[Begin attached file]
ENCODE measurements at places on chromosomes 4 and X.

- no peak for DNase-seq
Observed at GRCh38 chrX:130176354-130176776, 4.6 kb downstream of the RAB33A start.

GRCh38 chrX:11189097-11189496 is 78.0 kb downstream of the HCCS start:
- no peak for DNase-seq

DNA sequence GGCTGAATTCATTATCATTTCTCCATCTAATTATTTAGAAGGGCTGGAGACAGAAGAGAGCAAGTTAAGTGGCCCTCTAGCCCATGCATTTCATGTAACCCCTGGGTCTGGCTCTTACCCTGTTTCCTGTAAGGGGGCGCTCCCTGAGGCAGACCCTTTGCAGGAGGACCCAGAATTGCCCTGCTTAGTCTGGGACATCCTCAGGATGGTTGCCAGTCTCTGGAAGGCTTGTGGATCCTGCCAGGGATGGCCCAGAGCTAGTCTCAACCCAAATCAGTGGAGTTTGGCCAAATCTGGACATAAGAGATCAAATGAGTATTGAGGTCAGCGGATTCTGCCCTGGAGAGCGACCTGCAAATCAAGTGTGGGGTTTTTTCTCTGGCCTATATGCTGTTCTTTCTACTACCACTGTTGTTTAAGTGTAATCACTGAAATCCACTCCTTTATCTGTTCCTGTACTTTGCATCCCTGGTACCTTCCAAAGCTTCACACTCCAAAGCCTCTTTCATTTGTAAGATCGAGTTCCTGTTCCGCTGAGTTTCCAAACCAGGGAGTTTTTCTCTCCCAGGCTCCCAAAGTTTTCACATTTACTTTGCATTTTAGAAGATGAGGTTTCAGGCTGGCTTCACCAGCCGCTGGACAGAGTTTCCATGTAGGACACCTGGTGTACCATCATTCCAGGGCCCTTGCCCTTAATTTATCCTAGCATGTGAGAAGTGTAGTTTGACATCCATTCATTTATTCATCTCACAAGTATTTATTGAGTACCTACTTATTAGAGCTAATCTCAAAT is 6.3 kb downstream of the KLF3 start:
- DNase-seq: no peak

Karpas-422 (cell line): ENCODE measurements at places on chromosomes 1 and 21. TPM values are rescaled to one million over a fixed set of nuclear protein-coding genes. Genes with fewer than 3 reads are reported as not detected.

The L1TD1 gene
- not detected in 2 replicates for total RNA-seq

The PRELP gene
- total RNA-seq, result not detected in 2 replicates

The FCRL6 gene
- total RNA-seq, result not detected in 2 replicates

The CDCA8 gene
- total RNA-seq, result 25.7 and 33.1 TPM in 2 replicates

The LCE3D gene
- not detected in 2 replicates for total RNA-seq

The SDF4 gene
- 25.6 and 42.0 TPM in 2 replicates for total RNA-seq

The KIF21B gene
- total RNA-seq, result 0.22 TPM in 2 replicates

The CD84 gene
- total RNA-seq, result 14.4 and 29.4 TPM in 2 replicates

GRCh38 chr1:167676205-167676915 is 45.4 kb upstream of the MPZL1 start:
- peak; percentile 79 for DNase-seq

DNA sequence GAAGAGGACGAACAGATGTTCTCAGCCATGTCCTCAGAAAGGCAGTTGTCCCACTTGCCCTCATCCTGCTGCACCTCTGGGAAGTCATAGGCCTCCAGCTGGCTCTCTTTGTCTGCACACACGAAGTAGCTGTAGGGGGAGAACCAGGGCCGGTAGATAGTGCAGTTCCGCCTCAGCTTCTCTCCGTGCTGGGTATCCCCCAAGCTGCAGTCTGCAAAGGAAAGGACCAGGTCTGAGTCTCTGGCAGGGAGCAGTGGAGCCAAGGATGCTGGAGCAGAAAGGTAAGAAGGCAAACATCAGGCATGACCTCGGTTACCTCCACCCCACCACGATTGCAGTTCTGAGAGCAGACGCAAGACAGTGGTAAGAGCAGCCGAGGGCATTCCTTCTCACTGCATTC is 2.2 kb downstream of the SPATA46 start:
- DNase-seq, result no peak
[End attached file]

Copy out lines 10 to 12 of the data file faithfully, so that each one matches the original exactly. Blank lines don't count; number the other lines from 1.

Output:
- not detected in 2 replicates for total RNA-seq

The PRELP gene
- total RNA-seq, result not detected in 2 replicates